Virginia Attorney General Gerald L. Baliles formally entered the Democratic race for governor today, questioning the energy, commitment and electability of his opponent, Lt. Gov. Richard J. Davis.
Baliles, who has the support of some of Gov. Charles S. Robb's top political advisers, is the fourth major candidate -- two Republicans and two Democrats -- to enter the campaign for governor. The parties will pick their nominees at conventions this summer.
"I'm looking forward," said Baliles, as he attacked Davis, considered by many to be the Democratic frontrunner. "I'm not certain of the extent of his focus on the future. Mine is very determined and energetic."
Baliles' comments brought a quick retort from Davis' campaign headquarters that Baliles, 44, had insulted older Virginians. Davis is 63.
Baliles "is trying to malign any Virginian who is older than he is" by questioning Davis' energy, said Davis' campaign manager, Robert Watson.
Darryl Martin, Baliles' campaign manager, said the comments were directed at Davis alone. "Some people might call it fire in the belly," Martin said, referring to Robb's well-known criticism of Davis' failure to run a vigorous Senate race against Republican Sen. Paul S. Trible in 1982.
Robb, who under Virginia law cannot succeed himself, has declared himself neutral in the Davis-Baliles battle. The party's convention is June 7 in Richmond, but convention delegates will be selected at mass meetings in late March and early April.
Republicans are expected to choose Wyatt B. Durrette of Richmond, a former Fairfax County leg- islator, or Rep. Stan Parris of Fairfax as their nominee at a convention May 31 and June 1 in Norfolk.
Baliles and Davis, who announced in December, have been running for more than a year and clashed sharply late last year over Davis' endorsement by state AFL-CIO labor leaders. Baliles' campaign officials said Davis got the endorsement by secretly pledging to support repeal of Virginia's Right-to-Work Law, which forbids closed union shops -- a statement Davis called a "damned lie."
Without mentioning Davis by name, Baliles said today the governor's office "does not belong to any interest but the public interest. It doesn't belong to any individual, any race, any local geography or any one party. It belongs to every Virginian."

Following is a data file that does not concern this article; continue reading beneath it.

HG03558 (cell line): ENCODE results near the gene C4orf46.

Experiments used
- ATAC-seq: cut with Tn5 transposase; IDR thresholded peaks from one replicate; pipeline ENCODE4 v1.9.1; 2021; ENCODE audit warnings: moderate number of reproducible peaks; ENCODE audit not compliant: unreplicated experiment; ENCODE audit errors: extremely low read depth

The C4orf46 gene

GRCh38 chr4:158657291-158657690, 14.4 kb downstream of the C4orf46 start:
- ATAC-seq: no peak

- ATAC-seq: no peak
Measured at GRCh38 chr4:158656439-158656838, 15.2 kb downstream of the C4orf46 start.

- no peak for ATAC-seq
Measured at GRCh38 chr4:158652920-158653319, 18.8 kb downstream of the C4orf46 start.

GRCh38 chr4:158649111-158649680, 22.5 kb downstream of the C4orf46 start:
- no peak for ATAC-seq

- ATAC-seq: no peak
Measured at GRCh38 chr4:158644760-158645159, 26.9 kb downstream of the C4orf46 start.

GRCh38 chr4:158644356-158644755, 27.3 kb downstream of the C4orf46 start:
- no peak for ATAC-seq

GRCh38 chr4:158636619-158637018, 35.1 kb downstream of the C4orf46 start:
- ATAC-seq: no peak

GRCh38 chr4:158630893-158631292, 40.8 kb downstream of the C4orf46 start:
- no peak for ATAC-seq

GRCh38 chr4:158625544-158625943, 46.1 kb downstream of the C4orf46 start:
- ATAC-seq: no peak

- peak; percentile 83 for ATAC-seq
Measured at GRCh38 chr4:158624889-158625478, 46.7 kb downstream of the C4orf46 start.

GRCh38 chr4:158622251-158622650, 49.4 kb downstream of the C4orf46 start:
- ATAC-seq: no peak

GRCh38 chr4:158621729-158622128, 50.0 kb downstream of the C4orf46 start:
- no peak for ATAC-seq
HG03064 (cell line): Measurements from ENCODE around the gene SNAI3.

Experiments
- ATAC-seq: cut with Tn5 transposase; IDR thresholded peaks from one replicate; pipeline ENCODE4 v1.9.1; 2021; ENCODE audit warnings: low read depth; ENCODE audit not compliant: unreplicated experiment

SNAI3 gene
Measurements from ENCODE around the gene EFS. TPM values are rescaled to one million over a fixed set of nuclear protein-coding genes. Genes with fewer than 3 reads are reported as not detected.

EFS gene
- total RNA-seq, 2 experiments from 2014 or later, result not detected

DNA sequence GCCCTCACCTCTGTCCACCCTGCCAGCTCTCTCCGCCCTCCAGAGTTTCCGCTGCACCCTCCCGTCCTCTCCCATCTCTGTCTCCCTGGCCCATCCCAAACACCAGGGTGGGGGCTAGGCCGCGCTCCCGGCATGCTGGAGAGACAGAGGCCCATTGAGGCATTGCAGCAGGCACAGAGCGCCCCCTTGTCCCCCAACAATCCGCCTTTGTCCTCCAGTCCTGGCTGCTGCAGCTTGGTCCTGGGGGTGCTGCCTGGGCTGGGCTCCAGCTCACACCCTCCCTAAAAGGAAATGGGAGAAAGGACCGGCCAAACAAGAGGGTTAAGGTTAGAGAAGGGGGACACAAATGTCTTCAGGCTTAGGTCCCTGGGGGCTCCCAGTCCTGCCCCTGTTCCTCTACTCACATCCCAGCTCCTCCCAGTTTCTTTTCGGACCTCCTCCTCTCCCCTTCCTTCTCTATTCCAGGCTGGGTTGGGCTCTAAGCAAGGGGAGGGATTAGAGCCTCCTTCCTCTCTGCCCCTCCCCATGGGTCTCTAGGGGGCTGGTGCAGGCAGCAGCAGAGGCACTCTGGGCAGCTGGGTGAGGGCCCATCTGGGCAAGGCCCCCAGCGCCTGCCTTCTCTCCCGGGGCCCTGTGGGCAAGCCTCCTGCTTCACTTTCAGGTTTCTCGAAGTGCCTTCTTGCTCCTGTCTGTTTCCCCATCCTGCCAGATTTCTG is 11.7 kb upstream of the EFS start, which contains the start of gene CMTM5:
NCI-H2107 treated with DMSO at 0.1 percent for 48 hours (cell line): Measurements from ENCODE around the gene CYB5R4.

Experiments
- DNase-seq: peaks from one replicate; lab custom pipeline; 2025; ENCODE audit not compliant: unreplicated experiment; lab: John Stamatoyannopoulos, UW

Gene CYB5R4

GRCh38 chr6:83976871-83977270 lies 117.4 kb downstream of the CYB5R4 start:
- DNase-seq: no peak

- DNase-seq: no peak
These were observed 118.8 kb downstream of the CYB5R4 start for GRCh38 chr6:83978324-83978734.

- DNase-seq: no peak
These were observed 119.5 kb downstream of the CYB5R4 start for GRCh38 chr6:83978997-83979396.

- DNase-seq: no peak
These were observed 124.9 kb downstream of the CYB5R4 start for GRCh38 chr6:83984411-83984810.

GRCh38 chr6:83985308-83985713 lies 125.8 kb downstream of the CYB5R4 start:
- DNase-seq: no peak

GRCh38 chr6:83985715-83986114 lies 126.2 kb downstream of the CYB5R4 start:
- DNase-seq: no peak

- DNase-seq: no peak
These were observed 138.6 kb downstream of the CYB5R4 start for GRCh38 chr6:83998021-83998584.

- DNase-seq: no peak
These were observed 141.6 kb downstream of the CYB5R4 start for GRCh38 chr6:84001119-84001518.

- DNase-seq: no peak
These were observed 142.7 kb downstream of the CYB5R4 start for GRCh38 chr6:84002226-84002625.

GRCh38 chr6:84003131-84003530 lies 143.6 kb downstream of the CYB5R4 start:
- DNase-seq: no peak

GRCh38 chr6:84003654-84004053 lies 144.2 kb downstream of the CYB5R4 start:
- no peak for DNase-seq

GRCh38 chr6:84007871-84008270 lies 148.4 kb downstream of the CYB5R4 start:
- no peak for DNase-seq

He also raised questions about whether Davis can win this fall. "I have never lost an election and we do not intend to start now," he said. "We are looking forward to a positive, determined and energetic campaign.
Baliles told reporters he does not believe his campaign would be hurt by the possible presence of a black and a woman on the Democratic ticket. "The only race that matters is the one this party is going to run in 1985," Baliles said.
State Sen. L. Douglas Wilder of Richmond, who is black, is so far the only Democratic candidate for lieutenant governor and conservative state Del. Mary Sue Terry (D-Patrick) is the party's only candidate for attorney general. Some white Democrats have suggested the two might hurt the party in conservative Virginia because of perceptions that blacks and women are liberal.
Baliles, a former legislator from the Richmond suburbs who was elected attorney general in 1981 on a ticket with Robb and Davis, said that he would resign his office if he wins the nomination. In 1981, Robb and Baliles both attacked then Attorney General J. Marshall Coleman, Robb's GOP opponent, for not resigning while running for governor.
In his speech today, Baliles acknowledged that Republicans are likely to criticize Democratic officeholders because of the state's troubled corrections system. He said that many of the state's prison facilities, including Mecklenburg Correctional Center where six death row inmates escaped last year, were built while Republicans held the governor's office.
The attorney general also said he supports a drinking age of 21 for beer and wine, and a change in highway funding to give urban areas more funds; might support a referendum on whether to establish a state lottery, and currently opposes any tax increases.
He said he would make education a centerpiece of his administration, but would not necessarily take his two teen-aged children out of private schools and put them in Richmond's public schools as Robb did. "This is a pluralistic society," Baliles said.
Usually a quiet, reserved man in public, Baliles smiled and grasped hands today with a crowd of 200 supporters jammed into a small room at the Mariott Hotel here as "Fanfare for the Common Man" by Aaron Copland played over a loudspeaker and heralded his entrance.
"I like classical music," Baliles quipped, acknowledging that he selected the music.